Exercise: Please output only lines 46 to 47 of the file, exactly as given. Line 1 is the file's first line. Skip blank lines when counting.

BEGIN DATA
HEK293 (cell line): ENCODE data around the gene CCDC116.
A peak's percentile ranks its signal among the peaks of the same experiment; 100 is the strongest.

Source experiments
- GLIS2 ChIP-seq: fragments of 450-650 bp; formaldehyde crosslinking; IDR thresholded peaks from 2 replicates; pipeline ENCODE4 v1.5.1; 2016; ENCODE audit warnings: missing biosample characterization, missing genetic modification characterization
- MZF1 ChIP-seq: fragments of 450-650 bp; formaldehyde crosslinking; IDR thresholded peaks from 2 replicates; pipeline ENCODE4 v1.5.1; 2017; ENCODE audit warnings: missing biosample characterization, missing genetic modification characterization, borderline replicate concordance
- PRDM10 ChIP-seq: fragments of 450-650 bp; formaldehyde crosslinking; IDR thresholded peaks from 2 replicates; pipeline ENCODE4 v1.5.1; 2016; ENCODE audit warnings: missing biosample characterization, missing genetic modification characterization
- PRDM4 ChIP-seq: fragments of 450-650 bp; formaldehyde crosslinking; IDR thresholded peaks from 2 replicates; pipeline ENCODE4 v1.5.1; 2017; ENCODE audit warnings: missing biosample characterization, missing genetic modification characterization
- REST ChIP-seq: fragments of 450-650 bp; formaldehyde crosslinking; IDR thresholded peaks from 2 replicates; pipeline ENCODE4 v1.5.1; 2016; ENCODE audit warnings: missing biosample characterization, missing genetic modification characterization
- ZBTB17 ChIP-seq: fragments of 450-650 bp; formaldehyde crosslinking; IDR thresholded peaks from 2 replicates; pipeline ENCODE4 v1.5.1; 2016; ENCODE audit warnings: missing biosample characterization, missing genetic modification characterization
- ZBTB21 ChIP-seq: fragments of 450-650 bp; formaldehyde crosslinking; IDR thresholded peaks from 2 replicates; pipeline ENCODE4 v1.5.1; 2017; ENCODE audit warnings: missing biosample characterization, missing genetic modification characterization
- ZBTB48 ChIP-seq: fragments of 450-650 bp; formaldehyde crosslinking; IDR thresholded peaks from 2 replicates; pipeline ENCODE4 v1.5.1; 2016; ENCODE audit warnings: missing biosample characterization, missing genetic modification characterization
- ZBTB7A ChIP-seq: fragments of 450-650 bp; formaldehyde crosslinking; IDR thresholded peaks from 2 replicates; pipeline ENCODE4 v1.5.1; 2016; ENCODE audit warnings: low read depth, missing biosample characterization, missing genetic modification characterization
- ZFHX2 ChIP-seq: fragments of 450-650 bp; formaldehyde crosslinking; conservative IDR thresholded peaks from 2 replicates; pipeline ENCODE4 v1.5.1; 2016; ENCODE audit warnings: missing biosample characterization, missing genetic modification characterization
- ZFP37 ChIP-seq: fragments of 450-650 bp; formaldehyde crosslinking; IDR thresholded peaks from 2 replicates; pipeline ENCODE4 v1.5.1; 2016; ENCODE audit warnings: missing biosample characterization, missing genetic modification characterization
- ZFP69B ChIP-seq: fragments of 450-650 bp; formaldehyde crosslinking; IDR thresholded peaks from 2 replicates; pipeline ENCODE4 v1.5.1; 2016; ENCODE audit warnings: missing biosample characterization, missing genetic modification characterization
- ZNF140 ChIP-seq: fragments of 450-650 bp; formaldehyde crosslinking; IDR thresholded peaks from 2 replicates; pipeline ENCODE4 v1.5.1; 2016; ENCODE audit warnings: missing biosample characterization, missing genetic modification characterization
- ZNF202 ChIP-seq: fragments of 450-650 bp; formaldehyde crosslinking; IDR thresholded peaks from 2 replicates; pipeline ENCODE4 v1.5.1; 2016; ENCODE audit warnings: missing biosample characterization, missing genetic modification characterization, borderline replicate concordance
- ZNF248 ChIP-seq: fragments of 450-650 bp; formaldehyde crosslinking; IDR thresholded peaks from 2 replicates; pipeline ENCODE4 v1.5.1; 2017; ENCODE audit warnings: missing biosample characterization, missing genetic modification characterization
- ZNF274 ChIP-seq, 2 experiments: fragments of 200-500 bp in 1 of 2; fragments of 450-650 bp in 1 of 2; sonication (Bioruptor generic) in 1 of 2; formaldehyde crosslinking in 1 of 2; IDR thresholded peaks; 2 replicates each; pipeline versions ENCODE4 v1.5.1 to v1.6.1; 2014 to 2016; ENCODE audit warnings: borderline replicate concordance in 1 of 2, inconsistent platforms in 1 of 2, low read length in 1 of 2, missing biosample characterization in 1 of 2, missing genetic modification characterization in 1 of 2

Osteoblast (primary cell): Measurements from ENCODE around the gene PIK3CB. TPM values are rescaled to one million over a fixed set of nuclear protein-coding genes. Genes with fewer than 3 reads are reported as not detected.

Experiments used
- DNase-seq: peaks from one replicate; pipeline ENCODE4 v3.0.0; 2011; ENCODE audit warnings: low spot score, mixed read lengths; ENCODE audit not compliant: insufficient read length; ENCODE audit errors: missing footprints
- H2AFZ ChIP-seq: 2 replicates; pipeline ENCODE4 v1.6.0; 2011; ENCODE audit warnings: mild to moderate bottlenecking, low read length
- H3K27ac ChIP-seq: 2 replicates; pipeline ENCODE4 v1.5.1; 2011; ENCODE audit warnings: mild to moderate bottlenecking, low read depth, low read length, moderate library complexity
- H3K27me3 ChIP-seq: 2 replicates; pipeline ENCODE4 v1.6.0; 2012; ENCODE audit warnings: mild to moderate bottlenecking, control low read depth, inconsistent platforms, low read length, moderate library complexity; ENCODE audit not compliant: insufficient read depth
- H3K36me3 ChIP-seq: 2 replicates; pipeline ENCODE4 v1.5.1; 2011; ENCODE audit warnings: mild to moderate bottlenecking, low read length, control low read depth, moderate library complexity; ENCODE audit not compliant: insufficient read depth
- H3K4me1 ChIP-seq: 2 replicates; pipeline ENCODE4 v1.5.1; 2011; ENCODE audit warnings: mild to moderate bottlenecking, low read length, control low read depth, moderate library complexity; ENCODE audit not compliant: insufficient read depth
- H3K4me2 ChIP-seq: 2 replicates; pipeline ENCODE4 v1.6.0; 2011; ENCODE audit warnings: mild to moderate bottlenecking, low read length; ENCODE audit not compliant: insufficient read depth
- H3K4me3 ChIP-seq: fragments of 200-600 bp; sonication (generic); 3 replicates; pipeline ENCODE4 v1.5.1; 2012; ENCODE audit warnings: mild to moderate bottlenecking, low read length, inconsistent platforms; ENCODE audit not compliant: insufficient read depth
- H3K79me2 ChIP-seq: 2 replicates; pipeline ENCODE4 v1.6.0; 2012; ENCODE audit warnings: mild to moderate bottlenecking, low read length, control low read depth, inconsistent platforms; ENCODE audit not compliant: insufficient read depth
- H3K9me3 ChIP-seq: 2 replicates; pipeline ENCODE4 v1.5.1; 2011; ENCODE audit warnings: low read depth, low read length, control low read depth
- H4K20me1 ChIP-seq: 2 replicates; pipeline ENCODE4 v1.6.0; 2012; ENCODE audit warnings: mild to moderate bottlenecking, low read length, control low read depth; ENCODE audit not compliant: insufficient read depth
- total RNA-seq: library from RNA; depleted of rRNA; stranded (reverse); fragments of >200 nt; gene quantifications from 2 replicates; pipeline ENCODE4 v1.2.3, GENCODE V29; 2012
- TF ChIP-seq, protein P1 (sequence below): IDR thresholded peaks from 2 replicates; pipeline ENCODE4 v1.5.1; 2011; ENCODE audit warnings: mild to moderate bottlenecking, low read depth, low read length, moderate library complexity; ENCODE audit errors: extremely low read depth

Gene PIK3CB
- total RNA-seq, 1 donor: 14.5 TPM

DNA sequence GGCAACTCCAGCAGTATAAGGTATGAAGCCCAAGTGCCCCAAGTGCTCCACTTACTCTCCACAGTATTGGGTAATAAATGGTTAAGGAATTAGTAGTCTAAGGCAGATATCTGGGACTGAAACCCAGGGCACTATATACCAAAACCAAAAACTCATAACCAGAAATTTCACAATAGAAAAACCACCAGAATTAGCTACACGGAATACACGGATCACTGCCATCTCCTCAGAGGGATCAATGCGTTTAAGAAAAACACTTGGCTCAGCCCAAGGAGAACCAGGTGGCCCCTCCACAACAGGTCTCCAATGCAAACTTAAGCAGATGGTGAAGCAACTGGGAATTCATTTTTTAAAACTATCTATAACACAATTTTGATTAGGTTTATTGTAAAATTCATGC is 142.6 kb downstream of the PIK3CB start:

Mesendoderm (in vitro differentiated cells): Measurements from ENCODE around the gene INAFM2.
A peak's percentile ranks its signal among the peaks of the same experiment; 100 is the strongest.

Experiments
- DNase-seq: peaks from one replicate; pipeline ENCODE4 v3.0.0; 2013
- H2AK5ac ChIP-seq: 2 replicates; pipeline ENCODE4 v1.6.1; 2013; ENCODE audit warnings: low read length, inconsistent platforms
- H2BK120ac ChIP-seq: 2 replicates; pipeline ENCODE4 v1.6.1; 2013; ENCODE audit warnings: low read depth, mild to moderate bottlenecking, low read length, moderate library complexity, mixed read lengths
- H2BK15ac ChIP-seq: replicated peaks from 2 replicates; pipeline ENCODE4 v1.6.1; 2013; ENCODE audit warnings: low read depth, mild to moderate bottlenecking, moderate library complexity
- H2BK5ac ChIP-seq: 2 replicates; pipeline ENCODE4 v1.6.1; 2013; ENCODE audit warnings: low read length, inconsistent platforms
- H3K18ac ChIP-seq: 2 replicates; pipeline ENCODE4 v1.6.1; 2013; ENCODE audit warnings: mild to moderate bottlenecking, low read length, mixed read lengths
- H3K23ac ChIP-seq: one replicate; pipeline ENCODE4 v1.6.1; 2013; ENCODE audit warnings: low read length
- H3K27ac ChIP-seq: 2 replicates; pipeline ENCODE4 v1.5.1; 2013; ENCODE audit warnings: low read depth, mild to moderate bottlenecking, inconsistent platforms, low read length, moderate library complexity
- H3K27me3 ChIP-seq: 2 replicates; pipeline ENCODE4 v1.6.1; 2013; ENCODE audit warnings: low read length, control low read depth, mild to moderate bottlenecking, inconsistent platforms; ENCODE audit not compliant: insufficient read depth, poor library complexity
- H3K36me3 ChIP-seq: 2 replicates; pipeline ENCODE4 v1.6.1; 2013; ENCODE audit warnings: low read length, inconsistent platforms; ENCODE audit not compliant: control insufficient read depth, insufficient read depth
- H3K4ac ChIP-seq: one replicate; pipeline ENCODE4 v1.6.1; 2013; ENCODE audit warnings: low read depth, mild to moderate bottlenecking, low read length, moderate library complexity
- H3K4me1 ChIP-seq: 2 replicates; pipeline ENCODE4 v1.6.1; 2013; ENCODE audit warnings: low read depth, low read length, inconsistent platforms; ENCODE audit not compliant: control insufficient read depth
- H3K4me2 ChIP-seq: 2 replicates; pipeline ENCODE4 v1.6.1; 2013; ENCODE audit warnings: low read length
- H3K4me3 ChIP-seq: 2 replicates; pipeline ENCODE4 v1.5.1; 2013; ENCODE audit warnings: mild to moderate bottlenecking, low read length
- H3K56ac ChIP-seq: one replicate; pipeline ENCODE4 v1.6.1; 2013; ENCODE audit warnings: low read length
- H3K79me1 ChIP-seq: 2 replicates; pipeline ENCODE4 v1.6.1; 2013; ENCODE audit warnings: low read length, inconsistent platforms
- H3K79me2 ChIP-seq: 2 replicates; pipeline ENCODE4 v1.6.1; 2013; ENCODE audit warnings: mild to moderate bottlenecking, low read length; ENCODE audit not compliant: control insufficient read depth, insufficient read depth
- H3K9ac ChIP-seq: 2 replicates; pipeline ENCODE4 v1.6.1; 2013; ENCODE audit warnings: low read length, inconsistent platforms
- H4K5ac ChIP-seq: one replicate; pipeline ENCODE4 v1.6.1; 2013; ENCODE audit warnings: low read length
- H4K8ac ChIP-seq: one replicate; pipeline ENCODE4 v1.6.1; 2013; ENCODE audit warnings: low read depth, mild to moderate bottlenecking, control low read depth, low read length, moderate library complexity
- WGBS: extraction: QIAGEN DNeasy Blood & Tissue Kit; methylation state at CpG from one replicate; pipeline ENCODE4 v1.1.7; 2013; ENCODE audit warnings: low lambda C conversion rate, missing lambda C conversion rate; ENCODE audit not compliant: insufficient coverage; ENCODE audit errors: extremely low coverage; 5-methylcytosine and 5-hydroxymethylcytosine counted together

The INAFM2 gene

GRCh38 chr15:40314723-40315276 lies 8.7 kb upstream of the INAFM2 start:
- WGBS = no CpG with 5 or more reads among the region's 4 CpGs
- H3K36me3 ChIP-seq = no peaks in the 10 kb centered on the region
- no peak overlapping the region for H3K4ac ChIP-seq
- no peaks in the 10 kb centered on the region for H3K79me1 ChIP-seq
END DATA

- H3K18ac ChIP-seq: 2 replicates; pipeline ENCODE4 v1.6.1; 2013; ENCODE audit warnings: mild to moderate bottlenecking, low read length, mixed read lengths
- H3K23ac ChIP-seq: one replicate; pipeline ENCODE4 v1.6.1; 2013; ENCODE audit warnings: low read length